In 2003, sales of functional foods and drinks were estimated to be over six times the value of those in 1998 - figures that pave the way for food manufactuers to take up the challenge of new product development in this market segment.
"On the whole, Mintel's research appears extremely positive for suppliers of functional food and drink products," said Amanda Lintott, a consumer analyst at Mintel.
A greater proportion of the population paying attention to what they are eating and drinking suggests that they may be receptive to products that could have a beneficial impact on their health beyond the basic nutritional value of a certain food or drink, she added.
Areas for food makers to focus on will be the top three health concerns: heart disease, breast cancer and lung cancer. According to the Mintel research on 1000 particpants, over four in ten Britons are concerned about heart disease while the same number of women are concerned about breast cancer. Lung cancer is in third place, but 31 per cent of adults are worried about prostrate cancer and a further 26 per cent about colon cancer.
Mintel writes that some 37 per cent of adults never buy functional food and drink, this infers that 63 per cent ofconsumers have bought such products in the past.
Educating the consumer about the benefits of functional food and drink products is inevitable as the report reveals that a significant one in four adults simply do not believe the health claims made by manufacturers, while the same proportion would buy them if convinced of their benefits.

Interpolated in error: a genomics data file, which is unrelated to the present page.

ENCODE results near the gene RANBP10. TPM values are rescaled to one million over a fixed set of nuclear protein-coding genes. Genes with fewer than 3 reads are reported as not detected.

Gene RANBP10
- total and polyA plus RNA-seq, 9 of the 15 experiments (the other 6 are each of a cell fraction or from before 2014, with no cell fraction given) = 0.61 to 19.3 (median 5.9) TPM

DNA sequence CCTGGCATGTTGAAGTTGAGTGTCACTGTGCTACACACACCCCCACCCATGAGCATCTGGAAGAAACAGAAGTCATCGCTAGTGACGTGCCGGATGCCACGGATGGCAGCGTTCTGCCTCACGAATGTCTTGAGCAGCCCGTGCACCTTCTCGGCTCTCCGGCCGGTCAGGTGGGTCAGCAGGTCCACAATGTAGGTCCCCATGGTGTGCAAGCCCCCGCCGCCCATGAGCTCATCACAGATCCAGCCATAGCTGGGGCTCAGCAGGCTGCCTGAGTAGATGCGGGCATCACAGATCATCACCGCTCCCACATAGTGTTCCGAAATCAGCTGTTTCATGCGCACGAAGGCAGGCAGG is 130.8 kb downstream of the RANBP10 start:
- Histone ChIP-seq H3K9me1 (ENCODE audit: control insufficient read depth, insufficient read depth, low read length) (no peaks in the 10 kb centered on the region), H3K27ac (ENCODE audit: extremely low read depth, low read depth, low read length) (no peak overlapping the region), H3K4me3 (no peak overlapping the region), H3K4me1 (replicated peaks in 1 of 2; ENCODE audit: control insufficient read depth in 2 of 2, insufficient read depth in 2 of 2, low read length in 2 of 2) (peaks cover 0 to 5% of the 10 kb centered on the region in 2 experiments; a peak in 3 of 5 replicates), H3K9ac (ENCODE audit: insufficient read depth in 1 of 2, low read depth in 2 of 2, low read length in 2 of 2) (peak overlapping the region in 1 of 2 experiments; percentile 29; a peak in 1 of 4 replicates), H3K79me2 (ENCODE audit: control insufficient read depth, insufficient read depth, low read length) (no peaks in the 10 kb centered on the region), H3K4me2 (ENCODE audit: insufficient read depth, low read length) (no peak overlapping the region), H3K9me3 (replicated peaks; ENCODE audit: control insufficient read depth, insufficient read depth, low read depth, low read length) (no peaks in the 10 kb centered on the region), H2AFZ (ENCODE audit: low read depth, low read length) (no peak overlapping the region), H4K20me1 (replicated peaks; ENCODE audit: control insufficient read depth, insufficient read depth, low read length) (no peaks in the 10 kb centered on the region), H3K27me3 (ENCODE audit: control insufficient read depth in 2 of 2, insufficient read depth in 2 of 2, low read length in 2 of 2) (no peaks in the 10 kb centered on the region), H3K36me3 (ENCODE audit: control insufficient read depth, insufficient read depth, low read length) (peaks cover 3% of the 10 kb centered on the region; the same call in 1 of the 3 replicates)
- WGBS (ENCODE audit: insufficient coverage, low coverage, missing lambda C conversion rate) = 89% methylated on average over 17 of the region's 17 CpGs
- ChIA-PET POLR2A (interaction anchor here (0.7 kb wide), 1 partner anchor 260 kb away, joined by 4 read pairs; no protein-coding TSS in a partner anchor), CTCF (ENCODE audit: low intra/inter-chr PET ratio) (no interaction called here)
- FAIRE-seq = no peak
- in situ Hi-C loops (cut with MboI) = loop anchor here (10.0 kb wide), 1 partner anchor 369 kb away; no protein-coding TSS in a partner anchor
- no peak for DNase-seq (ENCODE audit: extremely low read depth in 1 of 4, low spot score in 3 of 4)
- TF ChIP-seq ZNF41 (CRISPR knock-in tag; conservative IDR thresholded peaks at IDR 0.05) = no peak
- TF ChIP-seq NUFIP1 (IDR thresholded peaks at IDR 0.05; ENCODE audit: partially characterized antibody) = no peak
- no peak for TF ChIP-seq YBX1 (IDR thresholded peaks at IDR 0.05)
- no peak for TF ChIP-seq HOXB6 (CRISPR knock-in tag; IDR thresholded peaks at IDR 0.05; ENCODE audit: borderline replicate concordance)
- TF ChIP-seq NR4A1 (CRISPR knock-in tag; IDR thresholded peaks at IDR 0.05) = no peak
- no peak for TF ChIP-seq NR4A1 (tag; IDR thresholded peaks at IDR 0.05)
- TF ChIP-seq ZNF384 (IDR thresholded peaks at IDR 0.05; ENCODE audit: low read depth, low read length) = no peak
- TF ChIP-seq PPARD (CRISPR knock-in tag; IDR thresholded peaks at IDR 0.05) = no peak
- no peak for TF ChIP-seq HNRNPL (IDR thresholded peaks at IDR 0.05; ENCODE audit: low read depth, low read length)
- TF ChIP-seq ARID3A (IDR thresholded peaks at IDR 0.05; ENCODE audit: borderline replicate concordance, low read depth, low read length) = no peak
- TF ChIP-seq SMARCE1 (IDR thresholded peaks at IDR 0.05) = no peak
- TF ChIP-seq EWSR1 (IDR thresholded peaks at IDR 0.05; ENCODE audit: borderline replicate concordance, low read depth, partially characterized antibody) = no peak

"The fact that one in four respondents simply do not believe the health claims made by manufacturers is indicative of the cynicism that currently exists in this market," added the Mintel analyst.
A rigorous system to ensure that there is sufficient scientific evidence to substantiate each health claim - currently the focus of much discussion at the European Commission - is crucial for the credibility of functional food and drink products.
Lintott said :"While self-regulation in the functional foods market is now up and running in the UK, adoption of an EU-wide system of regulation will ensure a harmonised approach across the whole of Europe. This is key for the success of companies operating in the wider EU market."
In terms of specific products, the lack of success, says Mintel, for functional cereal bars,including Benecol Bars and Marks & Spencer & More bars, is in line with recent trends in snacking, which suggest a move towards beverages in preference to foods.
Health-conscious but time-poor consumers are looking for quick-and-easy solutions to their health demands. Drinks are quick and easy to consume, and more convenient than chewing food when in a hurry.
"This suggests excellent opportunities for nutritious beverages, as highlighted by growth in the smoothies and the probiotics markets.
The future looks positive for more products that offer ease and convenience, and make little fuss out of ingesting the health benefit they offer," concluded Lintott.